Shakespeare is not generally thought of in conjunction with rock and roll music, although he may have garnered rock star level attention in his time. It seems, then, that perhaps it would be possible to combine Shakespeare with some classic rock tunes and bang out an entertaining performance. However, the fact that it can be done does not necessarily mean that it should be done, and that seems to be the case with Jennifer Marsden’s Knights of the Rose.
While Knights of the Rose boasts an impressive soundtrack for lovers of both classic and modern rock, the praise pretty much ends right there. The generic plot jumps all over the place, whirling through weak subplots and landing flat with pretty much every number. Even with an enjoyable list of tunes, this production seems to miss the mark in almost every way.
The story revolves around Prince Gawain (Andy Moss) as he leads his army, the Knights of the Rose, back home after years of victorious battles. Princess Hannah (Katie Birtill) and Princess Isabel (Rebekah Lowings) are delighted to give their hands in marriage to Gawain and his trusty sidekick Hugo (Oliver Savile). Unfortunately, the Knights are summoned back to battle almost immediately, to the chagrin of their long-time lovers. This is a pretty generic medieval story of love and battle, and there isn’t much to set it apart from others in the genre.
The play is full of references to famous writers and their works, but the homages are done quite poorly and blatantly. Marsden seems lost in the art of subtlety, which is quite ironic considering this is supposed to be a tribute to Shakespeare. Although perhaps that’s to be expected from a performance that makes its name from utilizing 80s power ballads and over-the-top love songs.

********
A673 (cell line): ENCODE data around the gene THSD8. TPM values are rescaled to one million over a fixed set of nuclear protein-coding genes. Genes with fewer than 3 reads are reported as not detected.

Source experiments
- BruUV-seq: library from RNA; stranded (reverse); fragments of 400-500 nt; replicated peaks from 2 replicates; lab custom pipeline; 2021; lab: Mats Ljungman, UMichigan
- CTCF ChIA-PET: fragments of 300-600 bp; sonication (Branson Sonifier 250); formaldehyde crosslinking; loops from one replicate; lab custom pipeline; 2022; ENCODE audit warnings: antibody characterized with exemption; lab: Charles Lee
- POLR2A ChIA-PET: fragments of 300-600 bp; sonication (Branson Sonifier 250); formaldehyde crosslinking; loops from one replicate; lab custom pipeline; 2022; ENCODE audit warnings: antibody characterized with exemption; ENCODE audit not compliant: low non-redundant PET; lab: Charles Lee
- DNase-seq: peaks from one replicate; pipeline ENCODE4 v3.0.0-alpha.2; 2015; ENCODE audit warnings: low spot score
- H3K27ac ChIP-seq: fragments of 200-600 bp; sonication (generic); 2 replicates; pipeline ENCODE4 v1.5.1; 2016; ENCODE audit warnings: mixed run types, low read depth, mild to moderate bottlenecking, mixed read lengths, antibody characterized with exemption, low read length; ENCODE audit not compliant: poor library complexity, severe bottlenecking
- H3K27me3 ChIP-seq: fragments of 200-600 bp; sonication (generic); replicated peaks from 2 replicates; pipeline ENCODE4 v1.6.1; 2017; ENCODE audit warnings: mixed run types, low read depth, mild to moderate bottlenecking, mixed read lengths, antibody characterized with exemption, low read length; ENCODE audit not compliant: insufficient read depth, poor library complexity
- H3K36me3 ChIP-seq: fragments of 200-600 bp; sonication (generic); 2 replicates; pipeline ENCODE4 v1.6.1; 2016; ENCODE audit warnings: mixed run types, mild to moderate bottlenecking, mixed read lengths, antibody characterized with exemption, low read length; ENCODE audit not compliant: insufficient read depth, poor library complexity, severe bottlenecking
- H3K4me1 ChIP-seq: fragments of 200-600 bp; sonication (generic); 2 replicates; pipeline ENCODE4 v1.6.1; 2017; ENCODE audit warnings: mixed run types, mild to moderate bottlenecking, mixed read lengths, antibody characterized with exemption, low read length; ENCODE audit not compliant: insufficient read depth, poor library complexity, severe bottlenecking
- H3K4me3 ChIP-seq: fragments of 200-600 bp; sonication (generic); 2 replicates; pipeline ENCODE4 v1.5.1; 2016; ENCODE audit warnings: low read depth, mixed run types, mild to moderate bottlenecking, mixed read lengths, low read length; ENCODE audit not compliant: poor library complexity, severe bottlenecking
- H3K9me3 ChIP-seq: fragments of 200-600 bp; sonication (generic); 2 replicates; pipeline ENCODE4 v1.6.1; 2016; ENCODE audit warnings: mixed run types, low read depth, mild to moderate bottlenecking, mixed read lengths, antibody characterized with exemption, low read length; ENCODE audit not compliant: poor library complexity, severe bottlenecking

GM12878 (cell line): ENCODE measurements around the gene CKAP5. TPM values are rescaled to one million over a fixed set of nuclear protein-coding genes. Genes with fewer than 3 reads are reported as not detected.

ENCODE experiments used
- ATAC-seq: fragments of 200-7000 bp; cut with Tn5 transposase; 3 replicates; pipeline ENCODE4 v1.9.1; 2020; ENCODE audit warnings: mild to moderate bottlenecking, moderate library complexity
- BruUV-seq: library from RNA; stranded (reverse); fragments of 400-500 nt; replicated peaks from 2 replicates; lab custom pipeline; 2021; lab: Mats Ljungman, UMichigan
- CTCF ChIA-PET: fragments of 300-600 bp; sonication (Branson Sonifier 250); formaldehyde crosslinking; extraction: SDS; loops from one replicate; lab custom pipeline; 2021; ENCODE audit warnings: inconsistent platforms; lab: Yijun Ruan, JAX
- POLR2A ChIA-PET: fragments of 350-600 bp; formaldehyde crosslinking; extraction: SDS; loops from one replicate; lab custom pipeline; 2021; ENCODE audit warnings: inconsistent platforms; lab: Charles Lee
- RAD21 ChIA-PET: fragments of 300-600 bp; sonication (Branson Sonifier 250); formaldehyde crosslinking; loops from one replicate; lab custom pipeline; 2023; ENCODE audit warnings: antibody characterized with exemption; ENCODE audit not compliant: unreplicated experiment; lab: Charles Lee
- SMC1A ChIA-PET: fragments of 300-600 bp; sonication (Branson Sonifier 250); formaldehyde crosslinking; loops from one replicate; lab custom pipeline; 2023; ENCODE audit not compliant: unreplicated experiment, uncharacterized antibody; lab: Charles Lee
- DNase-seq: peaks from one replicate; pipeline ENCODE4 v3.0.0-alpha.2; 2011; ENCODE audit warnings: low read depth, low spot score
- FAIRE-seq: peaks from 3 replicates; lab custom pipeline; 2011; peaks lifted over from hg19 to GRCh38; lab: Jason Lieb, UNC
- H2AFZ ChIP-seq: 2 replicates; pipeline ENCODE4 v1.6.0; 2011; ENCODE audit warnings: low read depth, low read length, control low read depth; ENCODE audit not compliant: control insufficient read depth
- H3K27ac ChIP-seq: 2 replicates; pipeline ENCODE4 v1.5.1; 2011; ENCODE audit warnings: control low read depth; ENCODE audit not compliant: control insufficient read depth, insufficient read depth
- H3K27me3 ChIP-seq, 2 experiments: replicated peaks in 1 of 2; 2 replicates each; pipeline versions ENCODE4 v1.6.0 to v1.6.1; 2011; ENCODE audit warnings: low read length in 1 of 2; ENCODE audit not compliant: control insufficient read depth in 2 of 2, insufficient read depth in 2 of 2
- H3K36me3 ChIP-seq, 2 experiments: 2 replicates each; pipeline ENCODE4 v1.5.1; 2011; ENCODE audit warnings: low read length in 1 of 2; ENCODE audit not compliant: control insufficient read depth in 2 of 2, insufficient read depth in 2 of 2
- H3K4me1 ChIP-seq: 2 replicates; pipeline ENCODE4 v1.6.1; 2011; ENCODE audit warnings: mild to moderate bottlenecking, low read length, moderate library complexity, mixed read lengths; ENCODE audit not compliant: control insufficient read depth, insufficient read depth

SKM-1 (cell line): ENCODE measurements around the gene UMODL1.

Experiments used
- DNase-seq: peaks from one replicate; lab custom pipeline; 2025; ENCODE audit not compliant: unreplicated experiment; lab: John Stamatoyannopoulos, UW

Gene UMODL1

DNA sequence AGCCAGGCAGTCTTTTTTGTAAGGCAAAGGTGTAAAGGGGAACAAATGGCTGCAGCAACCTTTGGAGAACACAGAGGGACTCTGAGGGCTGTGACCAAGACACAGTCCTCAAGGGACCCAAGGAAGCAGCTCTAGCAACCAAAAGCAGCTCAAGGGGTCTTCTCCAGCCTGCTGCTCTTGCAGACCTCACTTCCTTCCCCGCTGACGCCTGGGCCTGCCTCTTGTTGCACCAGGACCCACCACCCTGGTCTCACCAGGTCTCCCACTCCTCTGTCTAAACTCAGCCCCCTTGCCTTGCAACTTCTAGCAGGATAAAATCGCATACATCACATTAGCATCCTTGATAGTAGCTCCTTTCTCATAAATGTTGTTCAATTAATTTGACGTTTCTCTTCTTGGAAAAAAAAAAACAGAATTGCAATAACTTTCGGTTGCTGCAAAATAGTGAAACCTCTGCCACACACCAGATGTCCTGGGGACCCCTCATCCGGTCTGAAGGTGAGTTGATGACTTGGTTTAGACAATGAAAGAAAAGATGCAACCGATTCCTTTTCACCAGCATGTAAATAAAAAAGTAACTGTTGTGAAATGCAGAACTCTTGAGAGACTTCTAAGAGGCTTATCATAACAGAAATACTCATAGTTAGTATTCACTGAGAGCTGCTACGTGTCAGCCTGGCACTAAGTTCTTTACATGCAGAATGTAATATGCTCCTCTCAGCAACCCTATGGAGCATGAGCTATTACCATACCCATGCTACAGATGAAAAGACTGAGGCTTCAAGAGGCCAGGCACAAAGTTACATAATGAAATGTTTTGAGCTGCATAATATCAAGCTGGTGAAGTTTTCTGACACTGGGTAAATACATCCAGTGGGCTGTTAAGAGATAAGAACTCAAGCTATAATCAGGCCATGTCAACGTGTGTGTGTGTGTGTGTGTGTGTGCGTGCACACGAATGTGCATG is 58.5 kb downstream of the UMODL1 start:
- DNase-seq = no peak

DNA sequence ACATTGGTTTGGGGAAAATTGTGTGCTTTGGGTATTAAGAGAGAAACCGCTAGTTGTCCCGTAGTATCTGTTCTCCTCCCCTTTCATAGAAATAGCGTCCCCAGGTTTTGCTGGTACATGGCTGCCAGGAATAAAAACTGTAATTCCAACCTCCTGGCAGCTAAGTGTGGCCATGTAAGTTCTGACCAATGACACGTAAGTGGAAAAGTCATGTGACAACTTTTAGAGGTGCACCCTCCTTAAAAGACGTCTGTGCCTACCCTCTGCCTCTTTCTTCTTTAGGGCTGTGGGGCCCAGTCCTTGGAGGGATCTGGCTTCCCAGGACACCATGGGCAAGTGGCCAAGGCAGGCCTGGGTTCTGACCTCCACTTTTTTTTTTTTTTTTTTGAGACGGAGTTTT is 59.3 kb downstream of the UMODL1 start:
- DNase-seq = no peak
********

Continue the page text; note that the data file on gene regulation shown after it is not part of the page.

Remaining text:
The sad part about Knights of the Rose is that the actors do a fine job and the combat scenes are chock full of impressive bouts and choreography. Unfortunately, there aren’t many more positives that can be found in this disaster. The story is uninspired, the script is poorly written, and the production value can only be described as cheap. Even with a soundtrack that may appeal to a wide audience, the songs are inserted haphazardly and seem to exist for the mere sake of existing. The links between the tunes and the scenes in which they are introduced are weak at best and catastrophic at worst.
Knights of the Rose has a unique concept, but tremendously fails to execute. If you enjoy the type of music in the playbill, you’re better off catching the cover band at your local dive bar. If you’re a Shakespeare fanatic, you’re better off doing pretty much anything, as this production makes a mockery of all that is holy in his world. If, however, you want to catch some good laughs – unintended laughs, of course – then this could be one of those performances that tickles your fancy in a “what were they thinking?” sort of way.
Knights for the Rose plays at the Arts Theatre in London until 26th August 2018.